30.06.2013 - 30.06.2013
Our plan today was to take an early morning ferry from Hvar to Split. After walking around Split for the morning and afternoon we planned to pick up our rental car and visit and stay in Trogir (troh-GEER).
This morning we took the passenger ferry from Hvar to Split, the second biggest city in Croatia.
First we visited a few small art galleries featuring sculptor Ivan Mestrovic, one of Croatia's most famous artist. He actually lived quite a while in the US. Disagreements with the communist Croatian government after World War II spurred him to take a professorship at Syracuse University. He was offered US citizenship, and the ceremony was presided over by President Eisenhower.
Adam and Eve, too bad Jen's photo is fuzzy
The most impressive thing to me was the biblical woodcuts. You have to carve it like a 3-D sculpture, but use perspective like a 2-D painting. Tough.
Grabbed lunch in a cafe on Republic Square.
We then met our guide Milka for our tour of Diocletian Palace (the Roman emperor). Split is unusual because the 'old town' is actually the palace. Settlers incorporated the palace into the town after it was abandoned.
'Riva' oceanfront cafes in front of the palace wall.
Houses built into the front of the palace.
Above the old basement of the palace you can see the floor of a few houses
Roof of the entry to the peristyle
Peristyle (open columned porch at the center of a Roman residence)
Climbed the bell tower on the peristyle
Here is a 12 century container used to submerse people for baptism. On it shows the social order of the day, the ruler on the right, and the worshiper under the foot of the bishop on the left.
We grabbed a drink at a cafe in the palace.
Windy and claustrophobic streets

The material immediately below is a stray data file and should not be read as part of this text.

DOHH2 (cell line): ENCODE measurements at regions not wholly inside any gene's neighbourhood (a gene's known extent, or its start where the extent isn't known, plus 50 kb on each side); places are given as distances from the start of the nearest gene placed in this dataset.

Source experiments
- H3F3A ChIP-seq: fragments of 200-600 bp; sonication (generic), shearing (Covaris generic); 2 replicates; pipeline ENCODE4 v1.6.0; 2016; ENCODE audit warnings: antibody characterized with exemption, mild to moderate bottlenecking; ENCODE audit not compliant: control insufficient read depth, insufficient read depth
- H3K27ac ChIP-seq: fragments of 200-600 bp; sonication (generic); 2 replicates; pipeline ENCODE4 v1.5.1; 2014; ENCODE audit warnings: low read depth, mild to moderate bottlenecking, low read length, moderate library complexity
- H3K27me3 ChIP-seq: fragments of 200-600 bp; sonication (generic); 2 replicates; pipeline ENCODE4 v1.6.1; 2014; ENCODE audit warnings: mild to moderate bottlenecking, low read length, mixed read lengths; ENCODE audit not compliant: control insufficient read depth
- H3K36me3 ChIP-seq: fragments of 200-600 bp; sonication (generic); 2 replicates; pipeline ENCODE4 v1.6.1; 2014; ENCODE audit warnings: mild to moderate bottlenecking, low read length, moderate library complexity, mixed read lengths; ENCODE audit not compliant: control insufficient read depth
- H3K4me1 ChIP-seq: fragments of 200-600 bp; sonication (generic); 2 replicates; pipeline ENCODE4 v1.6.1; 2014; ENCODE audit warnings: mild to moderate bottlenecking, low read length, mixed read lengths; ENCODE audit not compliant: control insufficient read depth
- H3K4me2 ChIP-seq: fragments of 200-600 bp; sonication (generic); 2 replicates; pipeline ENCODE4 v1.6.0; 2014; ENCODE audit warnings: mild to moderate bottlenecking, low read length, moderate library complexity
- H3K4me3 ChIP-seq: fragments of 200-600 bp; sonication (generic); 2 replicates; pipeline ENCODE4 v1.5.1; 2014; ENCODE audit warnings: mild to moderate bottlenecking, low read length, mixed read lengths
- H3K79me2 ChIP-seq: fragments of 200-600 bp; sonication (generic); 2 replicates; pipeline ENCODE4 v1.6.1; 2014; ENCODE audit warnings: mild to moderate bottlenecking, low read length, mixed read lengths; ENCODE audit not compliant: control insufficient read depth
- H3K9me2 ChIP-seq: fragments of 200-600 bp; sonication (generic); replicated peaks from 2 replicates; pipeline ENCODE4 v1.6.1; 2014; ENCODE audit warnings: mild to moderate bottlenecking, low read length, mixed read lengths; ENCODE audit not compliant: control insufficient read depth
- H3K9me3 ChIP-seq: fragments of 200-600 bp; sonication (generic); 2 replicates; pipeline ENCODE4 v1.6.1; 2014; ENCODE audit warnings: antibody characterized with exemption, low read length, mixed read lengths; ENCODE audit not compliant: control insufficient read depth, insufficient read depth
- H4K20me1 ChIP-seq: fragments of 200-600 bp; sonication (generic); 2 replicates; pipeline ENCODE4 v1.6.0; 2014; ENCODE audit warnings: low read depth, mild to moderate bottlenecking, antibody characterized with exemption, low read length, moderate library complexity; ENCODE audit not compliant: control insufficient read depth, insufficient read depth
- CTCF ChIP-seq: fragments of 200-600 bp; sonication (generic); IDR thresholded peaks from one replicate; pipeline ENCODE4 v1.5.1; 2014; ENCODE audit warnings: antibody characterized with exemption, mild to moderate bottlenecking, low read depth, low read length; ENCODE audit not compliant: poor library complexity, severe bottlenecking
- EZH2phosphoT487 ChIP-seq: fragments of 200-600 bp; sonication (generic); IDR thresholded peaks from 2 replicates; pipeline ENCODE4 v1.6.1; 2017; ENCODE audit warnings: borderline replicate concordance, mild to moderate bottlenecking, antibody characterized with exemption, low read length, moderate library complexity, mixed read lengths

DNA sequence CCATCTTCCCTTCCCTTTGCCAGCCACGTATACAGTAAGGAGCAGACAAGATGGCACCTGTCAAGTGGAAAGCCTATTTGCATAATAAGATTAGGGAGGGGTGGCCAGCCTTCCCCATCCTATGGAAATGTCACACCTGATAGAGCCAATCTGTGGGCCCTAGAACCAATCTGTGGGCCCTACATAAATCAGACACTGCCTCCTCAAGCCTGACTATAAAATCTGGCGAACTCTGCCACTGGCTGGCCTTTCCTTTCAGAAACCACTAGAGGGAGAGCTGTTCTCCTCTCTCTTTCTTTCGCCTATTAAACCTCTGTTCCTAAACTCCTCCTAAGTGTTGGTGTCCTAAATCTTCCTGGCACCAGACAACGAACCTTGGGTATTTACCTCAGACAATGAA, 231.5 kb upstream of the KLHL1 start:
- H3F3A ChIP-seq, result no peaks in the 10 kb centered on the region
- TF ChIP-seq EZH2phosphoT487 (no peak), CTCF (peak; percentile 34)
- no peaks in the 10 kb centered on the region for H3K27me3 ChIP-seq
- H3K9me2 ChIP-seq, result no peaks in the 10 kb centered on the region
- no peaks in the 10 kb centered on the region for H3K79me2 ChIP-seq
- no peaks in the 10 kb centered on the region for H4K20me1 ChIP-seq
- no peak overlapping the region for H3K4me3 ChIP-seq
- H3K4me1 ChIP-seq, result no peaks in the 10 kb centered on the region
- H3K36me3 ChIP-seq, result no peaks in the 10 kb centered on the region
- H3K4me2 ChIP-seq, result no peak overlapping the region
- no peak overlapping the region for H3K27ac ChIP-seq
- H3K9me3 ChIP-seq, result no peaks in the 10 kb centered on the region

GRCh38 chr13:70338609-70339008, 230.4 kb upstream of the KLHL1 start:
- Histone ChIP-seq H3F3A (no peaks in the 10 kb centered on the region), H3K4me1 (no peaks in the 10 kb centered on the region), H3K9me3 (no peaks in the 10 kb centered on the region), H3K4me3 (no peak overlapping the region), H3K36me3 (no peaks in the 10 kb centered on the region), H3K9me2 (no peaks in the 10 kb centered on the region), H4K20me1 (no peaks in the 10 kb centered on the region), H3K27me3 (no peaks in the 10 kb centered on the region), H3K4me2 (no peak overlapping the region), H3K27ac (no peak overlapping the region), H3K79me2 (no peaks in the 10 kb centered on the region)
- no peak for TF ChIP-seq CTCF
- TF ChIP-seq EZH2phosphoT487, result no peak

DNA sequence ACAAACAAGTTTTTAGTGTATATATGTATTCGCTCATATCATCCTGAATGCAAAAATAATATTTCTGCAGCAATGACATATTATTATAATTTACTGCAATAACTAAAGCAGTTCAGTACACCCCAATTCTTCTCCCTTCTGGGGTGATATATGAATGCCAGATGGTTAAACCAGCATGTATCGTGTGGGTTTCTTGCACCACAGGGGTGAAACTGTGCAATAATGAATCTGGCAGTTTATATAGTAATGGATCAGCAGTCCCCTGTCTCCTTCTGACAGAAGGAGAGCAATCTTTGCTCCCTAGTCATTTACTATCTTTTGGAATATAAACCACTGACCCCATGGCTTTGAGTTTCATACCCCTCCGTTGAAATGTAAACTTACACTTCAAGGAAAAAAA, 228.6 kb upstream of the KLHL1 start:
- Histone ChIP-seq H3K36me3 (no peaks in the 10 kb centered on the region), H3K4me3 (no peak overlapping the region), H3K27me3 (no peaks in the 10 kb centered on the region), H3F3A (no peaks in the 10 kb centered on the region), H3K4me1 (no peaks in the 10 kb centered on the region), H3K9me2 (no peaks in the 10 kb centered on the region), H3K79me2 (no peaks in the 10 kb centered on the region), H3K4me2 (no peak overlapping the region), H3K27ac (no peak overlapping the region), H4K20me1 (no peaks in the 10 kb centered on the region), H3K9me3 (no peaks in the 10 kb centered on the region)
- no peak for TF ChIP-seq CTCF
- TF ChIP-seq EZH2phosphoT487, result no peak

We then walked around the perimeter of the palace.
The city is both old and modern, so the architecture is an interesting mix of old and new.
One of the defensive towers set up around Diocletian Palace by Venetians (1400s) after they took over Split. These towers are mixed into the more modern city.
Then we took the bus to the Split airport to pick up our rental car. There we witnessed a cool moment. A guy walked up and spoke to our car rental agent in Croatian. He then turned and spoke so hopefully to his son in a perfect British accent, asking his 7 year old son what he remembers about Croatia. All the son said was that he remembered how to say things like excuse me and hello, nothing specific about the place itself. Heartwarming and heartbreaking at the same time that he wanted to reintroduce his home country to a son that probably remembers very little of it.
We drove our rental car to Trogir and unfortunately got to our accommodations, Palaca Stafileo, late. Feeling guilty, we apologized repeatedly to the owner. No time for that-he makes a phone call confirming our arrival, then of course out comes the homemade brandy. This time the glass was filled so high it was impossible not to spill. I take a couple of sips and then shoot it. I think it is walnut brandy. Meanwhile Jen takes a sip, “I can’t do this, it’s too much, drink some of mine while he is not looking.” I drank a little of her’s, but it was too much for me also. It remained unfinished.